These are notes collected from studying with brothers in Christ. Anything good comes from the Lord. Everything else is from us!
and not frightened in anything by your opponents. This is a clear sign to them of their destruction, but of your salvation, and that from God.
Wow! May it be said of your church, Lord!
Along the lines of Phil. 1:28, yesterday I was meditating on that passage and had 2 situations it directly applied to:
- I was talking to a co-worker who might claim she’s a Christian…but it is nothing active with her. She’s a supporter of Pride Month and yesterday, on the basis of Phil. 1:28 I decided to bring up how I was really sad to see a certain “Christian” library supporting pride month so brazenly (though it’s since been torn down, as I understand). This led to a good conversation about the Bible, God’s love, God’s holiness, the gospel, etc. She usually stops those conversations pretty quickly, so I was surprised she was into this one as long as she was (still only a few minutes). But at least we were able to talk some and she could hear a (hopefully) more biblical response to it. She did say at one point, “don’t you think to be more inclusive you sometimes have to overlook parts of the Bible?” On many levels an interesting statement. I didn’t really get to respond to that, but at least she recognizes that it is going against Scripture.
- I was talking yesterday to a sister in the Lord whose husband seemed to doubt the trinity a few years back. It became a little contentious with him, and it never got resolved. So the sister in the Lord was visiting us yesterday from out of town. There was a point in the convo where it made a lot of sense to talk about God’s Trinity (versus the counterfeit trinity of sin, Satan, system of this world). So on the basis of Phil. 1:28, I made the plunge. I’m so glad I did! She was really touched by all of that. Then asked this morning if I could share more with her on things on my heart. This ended up being a longer conversation on the Trinity and how God as 3-in-1 is at the center of all we do in Christ. She seemed really touched by this.
“Do nothing out of selfish ambition or vain conceit. Rather, in humility value others above yourselves, 4 not looking to your own interests but each of you to the interests of the others.”
This seems like an impossible task, but I love that Paul relates this to what God did for us when he sent Jesus to save us. Sending Jesus was the ultimate act of selflessness.
“But whatever were gains to me I now consider loss for the sake of Christ. What is more, I consider everything a loss because of the surpassing worth of knowing Christ Jesus my Lord, for whose sake I have lost all things. I consider them garbage, that I may gain Christ and be found in him, not having a righteousness of my own that comes from the law, but that which is through faith in Christ—the righteousness that comes from God on the basis of faith.”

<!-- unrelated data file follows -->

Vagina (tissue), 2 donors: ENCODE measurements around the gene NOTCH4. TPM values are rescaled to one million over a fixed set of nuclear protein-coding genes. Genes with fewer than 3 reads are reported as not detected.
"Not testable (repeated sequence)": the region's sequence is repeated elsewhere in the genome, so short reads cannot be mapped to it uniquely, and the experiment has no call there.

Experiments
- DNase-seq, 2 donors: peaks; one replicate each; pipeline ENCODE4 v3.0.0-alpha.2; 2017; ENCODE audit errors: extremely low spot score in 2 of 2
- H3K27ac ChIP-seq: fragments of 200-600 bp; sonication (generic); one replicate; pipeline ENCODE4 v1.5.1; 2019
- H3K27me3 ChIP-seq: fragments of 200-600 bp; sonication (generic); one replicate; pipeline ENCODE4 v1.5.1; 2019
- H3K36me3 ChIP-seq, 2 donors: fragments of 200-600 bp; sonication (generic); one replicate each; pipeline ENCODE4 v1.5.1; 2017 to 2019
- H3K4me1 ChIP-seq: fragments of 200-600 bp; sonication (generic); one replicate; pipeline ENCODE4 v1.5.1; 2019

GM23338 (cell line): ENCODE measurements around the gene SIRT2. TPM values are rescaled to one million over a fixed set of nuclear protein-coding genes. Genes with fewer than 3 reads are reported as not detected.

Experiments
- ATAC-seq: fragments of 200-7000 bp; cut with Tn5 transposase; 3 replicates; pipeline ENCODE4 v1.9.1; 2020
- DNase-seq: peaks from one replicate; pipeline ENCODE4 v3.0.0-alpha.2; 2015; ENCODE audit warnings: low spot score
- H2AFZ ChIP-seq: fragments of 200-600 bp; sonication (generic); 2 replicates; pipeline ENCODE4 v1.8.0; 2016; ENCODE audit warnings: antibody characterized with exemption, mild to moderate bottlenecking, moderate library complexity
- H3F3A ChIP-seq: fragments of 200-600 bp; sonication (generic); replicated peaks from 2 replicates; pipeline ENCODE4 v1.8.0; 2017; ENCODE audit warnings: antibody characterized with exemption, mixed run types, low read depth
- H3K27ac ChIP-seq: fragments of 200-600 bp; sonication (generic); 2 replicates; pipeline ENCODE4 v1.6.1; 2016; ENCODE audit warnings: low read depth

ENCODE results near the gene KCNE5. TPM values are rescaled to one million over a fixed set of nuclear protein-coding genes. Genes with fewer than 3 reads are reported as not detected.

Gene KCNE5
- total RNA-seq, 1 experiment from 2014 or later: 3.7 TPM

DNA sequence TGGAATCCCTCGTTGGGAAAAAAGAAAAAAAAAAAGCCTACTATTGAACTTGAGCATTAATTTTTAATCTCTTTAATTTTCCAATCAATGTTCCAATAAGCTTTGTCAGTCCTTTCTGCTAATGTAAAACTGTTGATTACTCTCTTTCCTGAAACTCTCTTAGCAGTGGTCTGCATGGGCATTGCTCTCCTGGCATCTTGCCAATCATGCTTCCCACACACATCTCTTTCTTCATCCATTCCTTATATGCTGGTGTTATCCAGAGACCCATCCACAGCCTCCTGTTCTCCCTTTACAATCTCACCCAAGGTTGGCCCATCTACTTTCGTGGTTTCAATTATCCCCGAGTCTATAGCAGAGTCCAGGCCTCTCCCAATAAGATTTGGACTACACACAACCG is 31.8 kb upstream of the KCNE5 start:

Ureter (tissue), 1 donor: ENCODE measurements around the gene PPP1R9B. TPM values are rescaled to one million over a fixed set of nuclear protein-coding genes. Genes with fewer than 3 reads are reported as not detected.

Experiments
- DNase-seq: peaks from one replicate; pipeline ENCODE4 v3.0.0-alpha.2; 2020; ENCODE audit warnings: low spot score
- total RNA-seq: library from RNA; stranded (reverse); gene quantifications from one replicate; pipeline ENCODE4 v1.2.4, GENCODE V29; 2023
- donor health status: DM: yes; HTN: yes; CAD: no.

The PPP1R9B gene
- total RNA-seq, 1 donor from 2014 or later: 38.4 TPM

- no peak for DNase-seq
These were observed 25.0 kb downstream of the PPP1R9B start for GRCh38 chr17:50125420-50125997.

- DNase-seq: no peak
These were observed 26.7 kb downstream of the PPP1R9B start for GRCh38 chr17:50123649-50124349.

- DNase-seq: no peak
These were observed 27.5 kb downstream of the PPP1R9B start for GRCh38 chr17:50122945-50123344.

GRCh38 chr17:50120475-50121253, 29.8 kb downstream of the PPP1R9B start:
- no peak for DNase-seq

I love this passage from Philippians because it really hammers home the importance of relationship over religion. Paul shows that a works based gospel is essentially trash compared to having an interactive relationship with our creator.
Paul lived an extremely devout life, but it did not produce any fruit in him. Meeting Jesus, however, completely transformed his life.
Rejoice in the Lord always; again I will say, rejoice.
This really stuck out to me this time around:
- He says it as a command. Thus it’s something we can will (with the help of God’s Spirit)
- There is a double emphasis: “always”— not sometimes. And then he had to repeat himself to make sure they get it. I can’t think of other times Paul adds that in his commands. He really wants them to get this and do it all the time. What a good God who commands us to REJOICE in Him!
I’ve been enjoying these shorter books by Paul- some of my favorites. They have allowed me to just listen daily to them each time through on my way into work and really meditate on the words. It’s much harder to do that when we are in those longer books.
Anyhow, specifically in Philippians I really appreciate Paul’s perspective on life after all he has endured. It challenges me and inspires me. It’s eternal. “My desire is to depart and to be with Christ for that is FAR better, but to remain in the flesh is more necessary on your account.” (1:23-24)
I catch myself quickly drifting into this temporal perspective a lot of living for this world. Yet, Paul is very focused on the fact this world is not his home and that he would much rather be with God (he understands well his power), but knows he has a purpose here to complete (v 25- “convinced of this, I know that I will remain and continue with you all for your progress and joy in faith so that in me you may have ample cause to glory in Christ Jesus because of my coming to you again.”